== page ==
Steve Skrine fires up his grill again
Oak Park grillmaster Steve Skrine turns some tri-tip steaks smoking over oak. | Ryan Pagelow~Sun-Times Media
Blue Cheese Potato Salad
(From Steve Skrine)
3 pounds small red potatoes 1 tablespoon Worcestershire sauce 1 cup crumbled blue cheese 1 cup celery, chopped 1 cup red onion, chopped ½ cup mayonnaise 1 teaspoon Tabasco 2 pinches salt and pepper
1 tablespoon Worcestershire sauce
1 cup crumbled blue cheese
1 cup celery, chopped
1 cup red onion, chopped
½ cup mayonnaise
1 teaspoon Tabasco
2 pinches salt and pepper
Cut potatoes in half and add Tabasco, onion, celery, salt, pepper and Worchestershire sauce.
Add mayonnaise and blue cheese and mix in large bowl.
Updated: June 21, 2012 11:10AM
This Father’s Day will have a special glow for Steve Skrine. This weekend he turns on the lights again at his Skrine Chops restaurant in Forest Park.
Destroyed by a fire in the building after a lightning strike in the wee hours of last Sept. 2, Skrine’s place re-opens for two private parties and some catering orders on June 16. Skrine expects the restaurant to be open to the public soon afterward.
And fittingly, Skrine notes, it was his father-in-law, Forest Park resident Thomas McNamara, who originally encouraged him to open his first shop in the Loop in 2004. The Forest Park place followed in 2005.
Skrine and his wife, Mary Rita, have led a grueling — but gratifying — recovery operation. “We never took a day off,” he said. “The biggest challenge was being without my job, being without my passion. Not cooking for customers every day was difficult. It was also very hard to listen to the same questions and suggestions over and over again each day. I was beginning to feel like Bill Murray in ‘Groundhog Day.’ ”
Unlike Murray’s character, Skrine could envision his goal. He reclaimed a grill that survived the fire and has re-created the north woods Wisconsin interior of his pre-fire restaurant using salvaged wood from a late 19th century barn that had collapsed in Reedsburg, Wis.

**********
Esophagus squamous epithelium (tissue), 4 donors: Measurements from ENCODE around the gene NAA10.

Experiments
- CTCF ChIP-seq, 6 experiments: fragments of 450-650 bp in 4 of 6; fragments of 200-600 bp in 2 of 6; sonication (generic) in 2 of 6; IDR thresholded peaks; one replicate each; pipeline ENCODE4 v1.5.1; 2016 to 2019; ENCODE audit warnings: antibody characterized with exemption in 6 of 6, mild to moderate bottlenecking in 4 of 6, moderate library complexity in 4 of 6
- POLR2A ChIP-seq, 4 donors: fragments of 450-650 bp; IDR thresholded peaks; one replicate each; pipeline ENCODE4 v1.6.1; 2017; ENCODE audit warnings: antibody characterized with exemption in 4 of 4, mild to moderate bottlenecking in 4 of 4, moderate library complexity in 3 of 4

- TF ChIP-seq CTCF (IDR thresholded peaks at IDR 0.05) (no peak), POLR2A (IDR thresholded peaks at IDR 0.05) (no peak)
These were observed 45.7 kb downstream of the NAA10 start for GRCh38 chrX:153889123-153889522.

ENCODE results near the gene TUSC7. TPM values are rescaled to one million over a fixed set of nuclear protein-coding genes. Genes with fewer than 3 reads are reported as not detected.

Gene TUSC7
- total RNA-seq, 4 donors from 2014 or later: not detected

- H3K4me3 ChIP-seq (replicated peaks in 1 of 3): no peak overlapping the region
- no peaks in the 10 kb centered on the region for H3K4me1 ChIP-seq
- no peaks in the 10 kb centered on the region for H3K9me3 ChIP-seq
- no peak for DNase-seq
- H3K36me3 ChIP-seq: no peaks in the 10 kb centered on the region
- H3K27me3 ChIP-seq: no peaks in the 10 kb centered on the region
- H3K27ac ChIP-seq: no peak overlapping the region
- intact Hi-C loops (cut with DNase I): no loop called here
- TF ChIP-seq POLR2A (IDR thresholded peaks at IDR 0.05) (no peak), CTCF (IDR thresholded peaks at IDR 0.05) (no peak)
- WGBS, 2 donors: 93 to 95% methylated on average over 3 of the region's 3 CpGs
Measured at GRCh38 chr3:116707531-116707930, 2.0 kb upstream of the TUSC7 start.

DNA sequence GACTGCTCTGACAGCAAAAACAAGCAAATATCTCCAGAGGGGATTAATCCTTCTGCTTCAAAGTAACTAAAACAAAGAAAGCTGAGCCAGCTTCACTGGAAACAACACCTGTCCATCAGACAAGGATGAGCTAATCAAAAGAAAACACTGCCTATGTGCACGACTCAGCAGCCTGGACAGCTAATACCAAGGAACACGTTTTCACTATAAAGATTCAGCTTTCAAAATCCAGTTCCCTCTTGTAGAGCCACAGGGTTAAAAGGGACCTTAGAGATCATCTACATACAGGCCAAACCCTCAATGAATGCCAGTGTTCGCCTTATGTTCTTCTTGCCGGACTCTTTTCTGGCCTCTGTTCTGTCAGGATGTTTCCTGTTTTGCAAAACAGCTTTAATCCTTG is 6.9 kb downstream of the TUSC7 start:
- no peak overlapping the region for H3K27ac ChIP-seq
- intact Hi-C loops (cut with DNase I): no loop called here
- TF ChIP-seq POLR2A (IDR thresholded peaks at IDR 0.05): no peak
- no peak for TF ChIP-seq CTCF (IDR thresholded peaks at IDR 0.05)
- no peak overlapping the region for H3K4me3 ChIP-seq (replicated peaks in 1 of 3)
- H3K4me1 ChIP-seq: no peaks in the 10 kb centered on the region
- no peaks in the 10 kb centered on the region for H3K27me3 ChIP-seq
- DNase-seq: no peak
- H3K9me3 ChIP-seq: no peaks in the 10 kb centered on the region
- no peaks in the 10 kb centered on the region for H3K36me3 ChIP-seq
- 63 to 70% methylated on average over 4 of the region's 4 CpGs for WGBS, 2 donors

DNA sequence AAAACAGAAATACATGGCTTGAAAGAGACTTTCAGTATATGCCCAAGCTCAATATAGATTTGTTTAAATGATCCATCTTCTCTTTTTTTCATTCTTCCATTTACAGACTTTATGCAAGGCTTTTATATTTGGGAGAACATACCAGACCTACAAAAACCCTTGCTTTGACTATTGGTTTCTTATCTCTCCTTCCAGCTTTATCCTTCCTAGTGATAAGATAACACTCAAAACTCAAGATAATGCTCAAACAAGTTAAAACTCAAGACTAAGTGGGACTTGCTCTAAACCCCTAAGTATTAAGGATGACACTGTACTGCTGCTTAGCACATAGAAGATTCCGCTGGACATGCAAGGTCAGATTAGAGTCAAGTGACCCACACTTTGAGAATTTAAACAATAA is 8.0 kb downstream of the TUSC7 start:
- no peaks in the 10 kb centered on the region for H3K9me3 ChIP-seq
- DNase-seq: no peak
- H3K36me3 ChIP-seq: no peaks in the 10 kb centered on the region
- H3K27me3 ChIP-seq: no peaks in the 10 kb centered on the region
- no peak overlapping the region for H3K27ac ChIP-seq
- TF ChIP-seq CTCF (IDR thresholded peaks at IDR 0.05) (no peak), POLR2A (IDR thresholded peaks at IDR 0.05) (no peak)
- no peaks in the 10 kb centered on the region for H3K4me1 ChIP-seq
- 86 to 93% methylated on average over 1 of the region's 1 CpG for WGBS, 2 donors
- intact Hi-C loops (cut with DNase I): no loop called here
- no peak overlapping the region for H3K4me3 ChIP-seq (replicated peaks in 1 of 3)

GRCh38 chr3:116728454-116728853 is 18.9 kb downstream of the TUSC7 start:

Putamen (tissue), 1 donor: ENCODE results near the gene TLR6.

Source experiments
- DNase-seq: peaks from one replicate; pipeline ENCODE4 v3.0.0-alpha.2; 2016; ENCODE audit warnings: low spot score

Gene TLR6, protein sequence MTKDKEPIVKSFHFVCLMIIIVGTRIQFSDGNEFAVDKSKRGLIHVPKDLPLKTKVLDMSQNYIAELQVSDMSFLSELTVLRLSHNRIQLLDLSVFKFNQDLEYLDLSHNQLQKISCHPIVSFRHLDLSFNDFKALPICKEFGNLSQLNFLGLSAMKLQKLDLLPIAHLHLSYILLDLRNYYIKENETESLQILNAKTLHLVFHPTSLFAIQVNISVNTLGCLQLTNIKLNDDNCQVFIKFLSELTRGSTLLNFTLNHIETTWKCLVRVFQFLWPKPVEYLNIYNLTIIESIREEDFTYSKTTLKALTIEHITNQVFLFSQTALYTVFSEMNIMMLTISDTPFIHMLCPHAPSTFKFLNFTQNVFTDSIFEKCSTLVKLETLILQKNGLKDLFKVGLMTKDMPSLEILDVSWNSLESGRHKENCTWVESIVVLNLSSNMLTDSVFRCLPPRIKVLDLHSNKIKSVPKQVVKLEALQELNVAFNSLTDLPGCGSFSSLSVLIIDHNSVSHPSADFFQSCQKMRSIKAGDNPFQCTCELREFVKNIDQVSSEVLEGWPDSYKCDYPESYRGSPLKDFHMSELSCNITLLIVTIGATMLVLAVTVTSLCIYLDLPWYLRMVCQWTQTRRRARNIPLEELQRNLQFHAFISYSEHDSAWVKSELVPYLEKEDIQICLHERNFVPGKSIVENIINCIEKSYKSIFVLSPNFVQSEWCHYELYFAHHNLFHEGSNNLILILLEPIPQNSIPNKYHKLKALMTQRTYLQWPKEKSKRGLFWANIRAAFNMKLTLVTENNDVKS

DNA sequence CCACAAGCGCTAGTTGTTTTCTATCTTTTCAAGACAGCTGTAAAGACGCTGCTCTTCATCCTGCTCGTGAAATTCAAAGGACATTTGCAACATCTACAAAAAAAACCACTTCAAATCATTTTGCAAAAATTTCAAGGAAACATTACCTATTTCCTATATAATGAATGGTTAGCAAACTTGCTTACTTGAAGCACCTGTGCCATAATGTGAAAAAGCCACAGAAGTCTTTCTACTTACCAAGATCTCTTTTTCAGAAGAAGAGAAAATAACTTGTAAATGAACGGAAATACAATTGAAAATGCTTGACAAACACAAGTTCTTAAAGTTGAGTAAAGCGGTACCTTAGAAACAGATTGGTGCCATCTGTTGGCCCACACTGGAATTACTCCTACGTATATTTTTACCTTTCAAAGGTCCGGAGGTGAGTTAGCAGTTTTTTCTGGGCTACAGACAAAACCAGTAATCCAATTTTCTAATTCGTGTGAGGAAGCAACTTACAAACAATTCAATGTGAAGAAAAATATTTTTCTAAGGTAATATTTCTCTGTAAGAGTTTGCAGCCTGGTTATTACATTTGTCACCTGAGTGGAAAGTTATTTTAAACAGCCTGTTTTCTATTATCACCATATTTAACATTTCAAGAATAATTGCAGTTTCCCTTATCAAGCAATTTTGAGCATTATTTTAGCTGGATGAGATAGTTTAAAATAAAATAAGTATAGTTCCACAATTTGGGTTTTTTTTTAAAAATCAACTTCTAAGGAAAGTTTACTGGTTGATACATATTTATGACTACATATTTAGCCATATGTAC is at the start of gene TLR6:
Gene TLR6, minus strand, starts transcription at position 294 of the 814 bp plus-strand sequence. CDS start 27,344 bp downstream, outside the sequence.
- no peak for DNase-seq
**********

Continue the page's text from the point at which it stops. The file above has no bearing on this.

“I never questioned rebuilding,” Skrine said. ‘‘This is what I love and this is where I am going to stay. The community is great.”
On Father’s Day, Skrine will be at home in Oak Park with Mary Rita and their three children. “My kids write beautiful cards to me on Father’s Day. I enjoy reading about how they feel about the time we spend together and which memories over the year really made impressions on them,” he said. “My kids have made me framed collages of pictures of our family throughout the year and they write funny captions for each picture.
Skrine will cook out for his family. He’ll likely make a favorite, blue cheese potato salad.
“Blue cheese gives the salad a tangy flavor and calms the Tabasco heat,” he said.
And Skrine might also throw some smoked tri-tip steaks on his grill. The cut is also known as triangle steak or bottom sirloin because of its shape and location at the hip.
“It has to be sliced against the grain,” Skrine explained.
“If you slice it with the grain, it’s almost impossible to eat, but if you slice it against the grain it’s some of the best meat ever. Everyone I serve it to says it’s the best meat they’ve ever had.”
Skrine has been making his SkrineChops for paying customers since the late 1980s. He started selling them from a stand in front of a fire house near the Chicago Board of Trade, where he was a runner, and later a broker. He would sell about 100 chops each night for three dollars each. “On a Thurday night, we’d sell a couple hundred chops. I’d serve them in a box, raw and skrine-imized,” he says, referring to his blend of “10 seasonings from around the world.”
Skrine progressed to “chop nights,” evenings when he’d sell chops in bars, and finally put a permanent roof over his grill in 2004 when he opened an eatery with just enough space for five people at a window counter at 400 S. Financial Place in the Loop.
Skrine will celebrate his renewed business — and his upcoming 50th birthday — cooking for thousands during the week of July 22-28 during the Ragbrai, a bike ride he does across Iowa, followed by support vehicles packed with “a smoker and a cooler full of ribs.” At every stop, Skrine will get out the Skrine-imized goods and do what he knows best. “It makes sense to do ribs in Iowa, the capital of pork,” he said.